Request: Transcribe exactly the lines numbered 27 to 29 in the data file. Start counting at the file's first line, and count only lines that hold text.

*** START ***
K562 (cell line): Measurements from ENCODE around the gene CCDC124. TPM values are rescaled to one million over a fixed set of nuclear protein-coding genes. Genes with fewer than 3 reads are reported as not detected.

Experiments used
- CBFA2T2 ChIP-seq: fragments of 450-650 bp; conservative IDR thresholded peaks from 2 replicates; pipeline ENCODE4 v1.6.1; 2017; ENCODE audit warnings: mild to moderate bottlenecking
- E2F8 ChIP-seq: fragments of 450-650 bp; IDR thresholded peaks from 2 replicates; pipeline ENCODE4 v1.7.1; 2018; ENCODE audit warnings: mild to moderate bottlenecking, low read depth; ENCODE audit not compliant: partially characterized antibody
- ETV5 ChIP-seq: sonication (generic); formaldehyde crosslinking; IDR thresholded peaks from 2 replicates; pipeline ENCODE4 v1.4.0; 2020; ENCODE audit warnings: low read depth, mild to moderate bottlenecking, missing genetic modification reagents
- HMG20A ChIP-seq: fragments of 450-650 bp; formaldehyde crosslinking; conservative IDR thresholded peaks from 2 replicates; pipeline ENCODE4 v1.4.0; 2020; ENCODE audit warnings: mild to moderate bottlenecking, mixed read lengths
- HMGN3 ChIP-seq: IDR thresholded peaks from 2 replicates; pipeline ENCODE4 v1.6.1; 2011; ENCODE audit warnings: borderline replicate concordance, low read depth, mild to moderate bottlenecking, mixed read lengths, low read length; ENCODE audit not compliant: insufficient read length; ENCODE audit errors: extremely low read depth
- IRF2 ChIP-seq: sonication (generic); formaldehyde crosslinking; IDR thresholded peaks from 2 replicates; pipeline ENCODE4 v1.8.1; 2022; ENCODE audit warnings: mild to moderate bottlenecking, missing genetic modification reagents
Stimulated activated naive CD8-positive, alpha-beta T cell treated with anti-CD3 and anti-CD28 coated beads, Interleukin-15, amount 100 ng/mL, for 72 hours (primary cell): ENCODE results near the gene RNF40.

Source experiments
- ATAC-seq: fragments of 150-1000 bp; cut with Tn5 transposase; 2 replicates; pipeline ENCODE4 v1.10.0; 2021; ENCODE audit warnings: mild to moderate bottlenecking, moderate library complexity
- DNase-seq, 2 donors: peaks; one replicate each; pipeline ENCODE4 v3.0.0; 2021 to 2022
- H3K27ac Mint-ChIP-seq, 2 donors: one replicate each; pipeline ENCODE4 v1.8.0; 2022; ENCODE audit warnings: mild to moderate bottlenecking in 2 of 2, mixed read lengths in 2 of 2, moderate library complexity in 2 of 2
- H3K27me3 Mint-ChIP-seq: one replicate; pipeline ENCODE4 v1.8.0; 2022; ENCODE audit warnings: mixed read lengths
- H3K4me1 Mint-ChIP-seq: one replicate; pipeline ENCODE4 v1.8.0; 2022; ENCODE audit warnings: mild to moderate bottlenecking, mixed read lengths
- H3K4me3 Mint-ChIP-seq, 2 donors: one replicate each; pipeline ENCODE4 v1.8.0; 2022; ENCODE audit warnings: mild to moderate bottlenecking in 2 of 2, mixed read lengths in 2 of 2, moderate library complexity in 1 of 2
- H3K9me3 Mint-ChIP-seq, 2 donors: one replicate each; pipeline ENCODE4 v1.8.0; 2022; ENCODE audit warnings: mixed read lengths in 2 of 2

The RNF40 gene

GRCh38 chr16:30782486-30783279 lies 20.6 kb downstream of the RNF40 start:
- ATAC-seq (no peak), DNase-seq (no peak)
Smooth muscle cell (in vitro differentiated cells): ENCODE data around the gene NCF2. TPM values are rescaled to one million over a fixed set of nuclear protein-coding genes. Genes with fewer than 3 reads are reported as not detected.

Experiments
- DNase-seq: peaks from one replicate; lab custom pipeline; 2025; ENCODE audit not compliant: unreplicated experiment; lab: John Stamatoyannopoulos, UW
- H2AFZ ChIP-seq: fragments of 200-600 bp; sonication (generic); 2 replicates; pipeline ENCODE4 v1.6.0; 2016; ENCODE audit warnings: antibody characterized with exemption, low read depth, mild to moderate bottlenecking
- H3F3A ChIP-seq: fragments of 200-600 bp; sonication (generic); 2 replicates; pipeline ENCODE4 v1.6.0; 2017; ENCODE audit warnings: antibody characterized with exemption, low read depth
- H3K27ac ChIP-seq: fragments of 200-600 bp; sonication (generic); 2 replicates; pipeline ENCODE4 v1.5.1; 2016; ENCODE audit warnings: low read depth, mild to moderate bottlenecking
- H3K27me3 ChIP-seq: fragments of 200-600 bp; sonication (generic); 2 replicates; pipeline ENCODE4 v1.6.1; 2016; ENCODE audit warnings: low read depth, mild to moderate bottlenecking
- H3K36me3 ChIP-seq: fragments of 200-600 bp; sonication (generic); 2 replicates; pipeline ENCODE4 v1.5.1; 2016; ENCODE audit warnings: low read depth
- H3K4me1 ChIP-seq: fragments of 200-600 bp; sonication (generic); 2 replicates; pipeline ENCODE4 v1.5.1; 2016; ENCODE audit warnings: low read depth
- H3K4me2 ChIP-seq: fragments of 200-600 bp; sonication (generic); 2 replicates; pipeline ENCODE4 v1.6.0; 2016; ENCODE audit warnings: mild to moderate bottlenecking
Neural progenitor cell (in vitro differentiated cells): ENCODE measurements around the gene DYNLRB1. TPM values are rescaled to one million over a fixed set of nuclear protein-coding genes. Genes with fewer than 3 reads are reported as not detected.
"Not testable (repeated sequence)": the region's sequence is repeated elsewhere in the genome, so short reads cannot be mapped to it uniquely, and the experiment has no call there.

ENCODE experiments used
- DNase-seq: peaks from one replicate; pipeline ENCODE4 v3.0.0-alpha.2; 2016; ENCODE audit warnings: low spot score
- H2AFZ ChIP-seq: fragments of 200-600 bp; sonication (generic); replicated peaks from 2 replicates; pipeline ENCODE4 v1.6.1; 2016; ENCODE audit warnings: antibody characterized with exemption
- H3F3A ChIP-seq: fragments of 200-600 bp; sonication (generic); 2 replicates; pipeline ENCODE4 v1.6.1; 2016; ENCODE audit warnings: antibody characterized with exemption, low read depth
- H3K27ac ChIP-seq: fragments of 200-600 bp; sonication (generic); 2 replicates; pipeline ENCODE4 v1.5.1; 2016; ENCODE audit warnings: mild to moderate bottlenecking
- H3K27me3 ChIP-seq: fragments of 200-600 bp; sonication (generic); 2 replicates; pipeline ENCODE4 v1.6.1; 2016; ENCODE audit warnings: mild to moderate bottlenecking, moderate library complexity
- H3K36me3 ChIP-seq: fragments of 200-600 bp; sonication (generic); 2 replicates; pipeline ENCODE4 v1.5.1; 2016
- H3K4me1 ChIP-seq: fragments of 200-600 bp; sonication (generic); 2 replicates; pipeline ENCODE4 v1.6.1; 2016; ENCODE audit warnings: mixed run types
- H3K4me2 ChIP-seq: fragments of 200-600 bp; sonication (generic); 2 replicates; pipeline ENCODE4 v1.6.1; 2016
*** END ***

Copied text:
- H3K27me3 ChIP-seq: fragments of 200-600 bp; sonication (generic); 2 replicates; pipeline ENCODE4 v1.6.1; 2016; ENCODE audit warnings: low read depth, mild to moderate bottlenecking
- H3K36me3 ChIP-seq: fragments of 200-600 bp; sonication (generic); 2 replicates; pipeline ENCODE4 v1.5.1; 2016; ENCODE audit warnings: low read depth
- H3K4me1 ChIP-seq: fragments of 200-600 bp; sonication (generic); 2 replicates; pipeline ENCODE4 v1.5.1; 2016; ENCODE audit warnings: low read depth